Goodbye Piccadilly

The latest exhibition at the London Transport Museum commemorates the centenary of the start of the First World War. It looks at the contribution of London’s motor buses and their drivers, as well as the effect on Londoners.

Frank Pick, Commercial Manager for the Underground Group, wasn’t keen on the government-issued recruitment posters so commissioned the Underground’s own.

poster

When Britain declared war on Germany on 4 August 1914 most people thought it would be over by Christmas that year but, sadly, hostilities continued until 11am on 11 November 1918.

invade-poster

Despite it’s horror, war brought full employment. And with men away, women worked in skilled and physical tasks. Nearly half of the women who applied to work at London Transport had been in domestic service before. And even though women couldn’t fight they did become ambulance drivers and nurses in France and Belgium.

Aldgatebus

While most of the exhibition is posters and small artefacts, there is also ‘Ole’ Bill’ – a 1911 B-type bus no. B43 on loan from the Imperial War Museum.

OleBill-new

It was one of nearly 1,200 B-type buses to be requisitioned by the War Department in 1914. Of the first 75 buses sent to war more than 20 were captured.

OleBill-old

Ole’ Bill was created by Bruce Bairnsfather as a cartoon character in ‘The Bystander’ magazine. The name refers to a shell hole or ‘Ole. The name became synonymous with all B-type buses and became ‘Old Bill’.

The B-type Battle Buses transported troops to and from the front line and were even used as ambulances and mobile pigeon lofts.

trenches

Trenches often had London street names.

There are a few personal stories and I was most touched by the family photos carried by one man, Philip Bowden. He was 17 but, like so many others, lied about his age when he joined up. Yet as he took 59 small photographs which showed how many he loved and what a huge community he was from. He did return and his family donated the photos so he could be remembered.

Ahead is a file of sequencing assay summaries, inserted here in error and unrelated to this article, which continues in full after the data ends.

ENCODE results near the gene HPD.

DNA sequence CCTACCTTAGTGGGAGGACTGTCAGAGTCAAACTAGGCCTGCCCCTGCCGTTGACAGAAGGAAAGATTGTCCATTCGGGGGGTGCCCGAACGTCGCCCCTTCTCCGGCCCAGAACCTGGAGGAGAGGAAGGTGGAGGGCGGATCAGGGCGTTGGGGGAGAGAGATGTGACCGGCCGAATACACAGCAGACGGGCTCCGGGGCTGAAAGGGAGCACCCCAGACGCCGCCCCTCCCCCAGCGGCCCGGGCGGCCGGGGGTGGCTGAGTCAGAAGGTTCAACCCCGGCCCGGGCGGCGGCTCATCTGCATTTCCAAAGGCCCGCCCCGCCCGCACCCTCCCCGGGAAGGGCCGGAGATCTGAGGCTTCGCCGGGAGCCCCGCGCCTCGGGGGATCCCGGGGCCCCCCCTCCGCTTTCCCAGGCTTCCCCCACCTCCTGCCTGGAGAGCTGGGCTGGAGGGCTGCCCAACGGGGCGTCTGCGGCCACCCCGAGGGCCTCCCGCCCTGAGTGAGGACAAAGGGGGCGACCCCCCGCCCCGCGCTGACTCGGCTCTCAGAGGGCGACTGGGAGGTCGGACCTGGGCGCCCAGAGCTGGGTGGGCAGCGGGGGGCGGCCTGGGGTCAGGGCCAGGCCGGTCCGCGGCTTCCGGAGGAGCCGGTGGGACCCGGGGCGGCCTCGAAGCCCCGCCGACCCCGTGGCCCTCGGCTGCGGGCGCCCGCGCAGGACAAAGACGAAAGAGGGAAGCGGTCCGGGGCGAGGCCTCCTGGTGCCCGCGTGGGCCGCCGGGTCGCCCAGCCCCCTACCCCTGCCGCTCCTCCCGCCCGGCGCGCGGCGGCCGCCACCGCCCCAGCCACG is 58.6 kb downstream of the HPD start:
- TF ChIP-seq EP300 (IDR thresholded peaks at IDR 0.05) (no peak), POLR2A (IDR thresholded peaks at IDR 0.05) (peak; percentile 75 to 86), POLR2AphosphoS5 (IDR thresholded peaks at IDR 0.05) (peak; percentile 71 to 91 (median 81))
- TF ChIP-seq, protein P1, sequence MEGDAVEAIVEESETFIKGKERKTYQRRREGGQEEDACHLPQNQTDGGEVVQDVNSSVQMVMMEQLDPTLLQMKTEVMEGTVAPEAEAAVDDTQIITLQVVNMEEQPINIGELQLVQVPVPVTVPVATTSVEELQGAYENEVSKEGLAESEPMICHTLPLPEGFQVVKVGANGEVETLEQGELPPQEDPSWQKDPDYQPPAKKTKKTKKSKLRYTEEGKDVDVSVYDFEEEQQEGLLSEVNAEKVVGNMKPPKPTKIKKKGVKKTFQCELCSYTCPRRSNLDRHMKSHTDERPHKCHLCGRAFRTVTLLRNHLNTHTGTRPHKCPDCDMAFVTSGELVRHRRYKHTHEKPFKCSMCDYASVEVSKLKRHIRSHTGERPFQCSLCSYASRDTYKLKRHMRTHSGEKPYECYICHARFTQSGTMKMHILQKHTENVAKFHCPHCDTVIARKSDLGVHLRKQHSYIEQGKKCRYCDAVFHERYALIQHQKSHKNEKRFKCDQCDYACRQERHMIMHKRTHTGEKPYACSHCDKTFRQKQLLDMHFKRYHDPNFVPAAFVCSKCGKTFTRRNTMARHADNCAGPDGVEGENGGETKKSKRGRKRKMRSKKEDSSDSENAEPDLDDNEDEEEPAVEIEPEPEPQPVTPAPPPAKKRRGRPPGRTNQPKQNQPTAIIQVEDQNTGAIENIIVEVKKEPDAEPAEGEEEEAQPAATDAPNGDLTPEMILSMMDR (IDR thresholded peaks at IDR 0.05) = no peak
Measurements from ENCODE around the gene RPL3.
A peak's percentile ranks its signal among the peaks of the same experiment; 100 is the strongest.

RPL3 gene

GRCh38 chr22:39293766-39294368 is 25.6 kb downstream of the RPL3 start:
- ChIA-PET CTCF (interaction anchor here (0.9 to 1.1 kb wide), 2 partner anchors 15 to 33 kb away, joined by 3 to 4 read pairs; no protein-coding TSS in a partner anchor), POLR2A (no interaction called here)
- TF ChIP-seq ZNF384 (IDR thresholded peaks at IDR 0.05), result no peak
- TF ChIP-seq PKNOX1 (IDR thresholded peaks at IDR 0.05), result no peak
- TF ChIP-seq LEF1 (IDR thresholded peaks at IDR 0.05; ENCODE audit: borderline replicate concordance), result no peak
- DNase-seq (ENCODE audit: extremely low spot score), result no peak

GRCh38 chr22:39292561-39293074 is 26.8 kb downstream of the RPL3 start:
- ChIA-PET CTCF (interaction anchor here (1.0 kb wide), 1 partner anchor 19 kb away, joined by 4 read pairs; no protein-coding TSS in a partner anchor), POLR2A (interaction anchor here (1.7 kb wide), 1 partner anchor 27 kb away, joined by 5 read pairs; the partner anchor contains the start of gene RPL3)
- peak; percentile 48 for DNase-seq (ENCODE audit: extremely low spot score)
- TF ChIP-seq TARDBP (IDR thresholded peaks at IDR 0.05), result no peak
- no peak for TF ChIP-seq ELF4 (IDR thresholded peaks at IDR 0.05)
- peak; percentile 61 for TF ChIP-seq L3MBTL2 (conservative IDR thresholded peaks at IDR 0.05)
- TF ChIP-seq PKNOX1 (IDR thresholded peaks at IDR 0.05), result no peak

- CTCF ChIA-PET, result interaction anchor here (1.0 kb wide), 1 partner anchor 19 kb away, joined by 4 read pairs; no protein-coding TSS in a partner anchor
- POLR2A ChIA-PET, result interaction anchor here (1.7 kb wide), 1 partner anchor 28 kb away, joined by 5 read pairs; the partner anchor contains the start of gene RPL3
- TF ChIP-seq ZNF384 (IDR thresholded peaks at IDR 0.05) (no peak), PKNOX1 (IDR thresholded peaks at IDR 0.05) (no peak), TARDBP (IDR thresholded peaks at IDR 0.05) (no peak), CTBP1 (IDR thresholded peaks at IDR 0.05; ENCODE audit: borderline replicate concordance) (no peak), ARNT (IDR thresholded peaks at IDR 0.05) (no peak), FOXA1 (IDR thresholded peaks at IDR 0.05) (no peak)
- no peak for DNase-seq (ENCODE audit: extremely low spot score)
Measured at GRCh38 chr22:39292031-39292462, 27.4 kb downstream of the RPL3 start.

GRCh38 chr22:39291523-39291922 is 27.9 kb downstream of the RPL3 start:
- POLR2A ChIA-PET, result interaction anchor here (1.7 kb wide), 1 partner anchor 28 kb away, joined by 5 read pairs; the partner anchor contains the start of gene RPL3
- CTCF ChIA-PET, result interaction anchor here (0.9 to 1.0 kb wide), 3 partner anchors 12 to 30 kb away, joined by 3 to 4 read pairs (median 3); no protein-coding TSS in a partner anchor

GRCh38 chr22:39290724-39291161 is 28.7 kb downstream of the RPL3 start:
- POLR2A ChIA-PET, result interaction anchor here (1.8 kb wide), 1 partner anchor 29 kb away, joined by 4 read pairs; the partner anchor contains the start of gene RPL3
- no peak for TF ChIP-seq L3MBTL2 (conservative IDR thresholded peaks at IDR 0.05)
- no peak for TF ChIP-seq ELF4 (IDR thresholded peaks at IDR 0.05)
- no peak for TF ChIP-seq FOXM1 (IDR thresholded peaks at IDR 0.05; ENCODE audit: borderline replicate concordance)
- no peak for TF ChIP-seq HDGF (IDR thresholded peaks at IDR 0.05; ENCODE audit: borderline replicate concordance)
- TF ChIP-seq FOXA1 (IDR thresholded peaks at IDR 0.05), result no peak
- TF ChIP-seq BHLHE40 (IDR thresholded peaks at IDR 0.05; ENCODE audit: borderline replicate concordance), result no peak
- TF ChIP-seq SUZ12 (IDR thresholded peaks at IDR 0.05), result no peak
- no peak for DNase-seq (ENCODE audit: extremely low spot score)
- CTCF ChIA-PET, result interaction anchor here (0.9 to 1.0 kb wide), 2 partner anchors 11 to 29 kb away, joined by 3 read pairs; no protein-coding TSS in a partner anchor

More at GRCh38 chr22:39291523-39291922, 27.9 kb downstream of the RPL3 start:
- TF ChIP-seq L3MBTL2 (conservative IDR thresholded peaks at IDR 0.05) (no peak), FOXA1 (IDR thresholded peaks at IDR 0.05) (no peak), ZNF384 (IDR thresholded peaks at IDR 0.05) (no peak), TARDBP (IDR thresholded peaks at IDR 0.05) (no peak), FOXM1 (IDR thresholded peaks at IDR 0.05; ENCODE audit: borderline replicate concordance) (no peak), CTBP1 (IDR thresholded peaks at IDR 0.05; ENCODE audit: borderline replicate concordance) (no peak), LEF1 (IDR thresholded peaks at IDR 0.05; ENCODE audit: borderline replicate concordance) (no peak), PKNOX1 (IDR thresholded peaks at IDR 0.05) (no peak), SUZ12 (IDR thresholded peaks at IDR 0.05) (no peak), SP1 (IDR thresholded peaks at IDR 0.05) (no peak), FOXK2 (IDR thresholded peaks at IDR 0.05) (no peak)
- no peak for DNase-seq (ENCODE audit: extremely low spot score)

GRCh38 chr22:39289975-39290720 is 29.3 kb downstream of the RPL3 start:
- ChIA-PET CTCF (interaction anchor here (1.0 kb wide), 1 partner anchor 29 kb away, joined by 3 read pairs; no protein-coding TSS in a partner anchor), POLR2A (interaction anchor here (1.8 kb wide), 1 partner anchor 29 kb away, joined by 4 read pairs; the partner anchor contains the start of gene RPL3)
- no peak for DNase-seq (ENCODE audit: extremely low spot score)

The exhibition takes its name from a line in the song ‘It’s a Long Way to Tipperary’:

It’s a long way to Tipperary,
It’s a long way to go.
It’s a long way to Tipperary
To the sweetest girl I know!
Goodbye Piccadilly,
Farewell Leicester Square,
It’s a long long way to Tipperary,
But my heart’s right there.

I found it a bit emotional hearing the song on repeat throughout the exhibition as my grandmother sings this over and over again. I guess it reminds her of her childhood but now she has dementia I can never ask her about it.

But for most visitors I think it’s not too emotional as the museum has to cater for an audience of all age groups. And there are some posters with messages we can still relate to.

pass-down-poster

What: Goodbye Piccadilly – From Home Front to Western Front
Where: London Transport Museum, Covent Garden Piazza, London WC2E 7BB
When: 16 May 2014 to 8 March 2015

Entry to the exhibition is included in the ticket price (adults £15) and a ticket allows unlimited entry to the whole museum for a year. Under 17s go free.

Families can try the children’s trail and there are exhibits aimed at the younger audience such as dressing up clothes and peep holes. During school holidays there are extra family activities too such as storytelling and creative workshops.